Tomatoes
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Mary O'Brien's Tomato Pie
(Laurie Colwin)

 

 

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"A world without tomatoes is like a string quartet without violins..."
~ Laurie Colwin


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Still Life with Tomatoes and Flowering Basil in a Vase
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Mary O’Brien’s Tomato Pie


`
More Home Cooking:
A Writer Returns to the Kitchen

by Laurie Colwin, 2000, HarperCollins

from "Tomatoes"

 "There are very few things mankind cannot live without... But life as we
know it would be unimaginable without the tomato... Every time you turn
around the tomato is giving its wonderful flavor to something...
A world without tomatoes is like a string quartet without violins...

"I have never yet encountered tomatoes in any form unloved by me. Often
at night I find myself ruminating about two previously mysterious tomato dishes, which I was brazen enough to get the recipes for. One is Tomato
Pie and is a staple of a tea shop called Chaiwalla, owned by Mary O'Brien,
in Salisbury, Connecticut. According to Mary, the original recipe was
found in a cookbook put out by the nearby Hotchkiss School, but she
has changed it sufficiently to claim it as her own.
The pie has a double biscuit-dough crust, made by blending

2 cups flour,
1 stick [1/2 cup] butter,
4 teaspoons baking powder,
and approximately 3/4 cup milk,
either by hand or in a food processor.

You roll out half the dough on a floured surface and line a 9-inch pie
plate with it.
Then you add the tomatoes. Mary makes this pie year round and uses
first-quality canned tomatoes, but at this time of year [when tomatoes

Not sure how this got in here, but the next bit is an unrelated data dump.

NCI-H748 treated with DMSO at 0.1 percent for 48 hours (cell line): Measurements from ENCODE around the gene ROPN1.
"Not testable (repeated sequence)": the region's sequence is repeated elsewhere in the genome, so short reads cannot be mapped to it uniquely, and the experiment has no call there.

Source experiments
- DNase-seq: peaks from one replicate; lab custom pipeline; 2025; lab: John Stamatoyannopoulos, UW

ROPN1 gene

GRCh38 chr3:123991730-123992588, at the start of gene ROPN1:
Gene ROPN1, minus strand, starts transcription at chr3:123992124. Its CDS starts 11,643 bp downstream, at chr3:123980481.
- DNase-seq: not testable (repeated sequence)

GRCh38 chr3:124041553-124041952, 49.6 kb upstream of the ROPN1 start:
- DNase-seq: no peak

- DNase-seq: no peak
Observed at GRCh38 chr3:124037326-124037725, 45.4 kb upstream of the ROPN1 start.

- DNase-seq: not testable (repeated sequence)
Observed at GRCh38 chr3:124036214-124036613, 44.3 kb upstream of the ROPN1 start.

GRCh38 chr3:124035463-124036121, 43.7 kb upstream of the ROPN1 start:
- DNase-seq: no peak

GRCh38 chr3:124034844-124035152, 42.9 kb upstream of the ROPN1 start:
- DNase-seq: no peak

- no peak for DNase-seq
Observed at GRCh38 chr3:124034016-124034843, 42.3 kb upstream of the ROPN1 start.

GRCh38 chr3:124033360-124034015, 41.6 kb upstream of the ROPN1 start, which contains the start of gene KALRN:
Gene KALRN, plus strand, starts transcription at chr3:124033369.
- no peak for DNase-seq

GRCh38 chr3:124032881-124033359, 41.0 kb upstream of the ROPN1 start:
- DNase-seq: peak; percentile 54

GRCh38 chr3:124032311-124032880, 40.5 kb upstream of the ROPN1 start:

are in season] 2 pounds of peeled fresh tomatoes are fine, too. Drain
well and slice thin two 28-ounce cans plum tomatoes, then lay the
slices over the crust and scatter them with chopped basil, chives, or
scallions,
depending on their availability and your mood. Grate 1 1/2
cups sharp Cheddar
and sprinkle 1 cup of it on top of the tomatoes.
Then over this drizzle 1/3 cup mayonnaise that has been thinned with
2 tablespoons lemon juice and top everything with the rest of the
grated Cheddar.
Roll out the remaining dough, fit it over the filling, and pinch the edges
of the dough together to seal them. Cut several steam vents in the top
crust and bake the pie at 400 degrees F for about 25 minutes.
The secret of this pie, according to Mary, is to reheat it before serving,
which among other things, ensures that the cheese is soft and gooey.
She usually bakes it early in the morning, then reheats it in the evening
in a
 350-degree F oven until it is hot...

"It is hard to describe how delicious this is, especially on a hot day with a
glass of magnificent iced tea in a beautiful setting, but it would doubtless
be just as scrumptious on a cold day in your warm kitchen with a cup
of coffee...
In this world of uncertainty and woe, one thing remains unchanged:
Fresh, canned, pureed, dried, salted, sliced, and served with sugar and
cream, or pressed into juice, the tomato is reliable, friendly, and delicious.
We would be nothing without it."


Featured Archive Recipes:
Laurie Colwin on Red Peppers
Laurie Colwin on Potato Salad
Laurie Colwin's Roast Chicken
The Tantalizing Tomato


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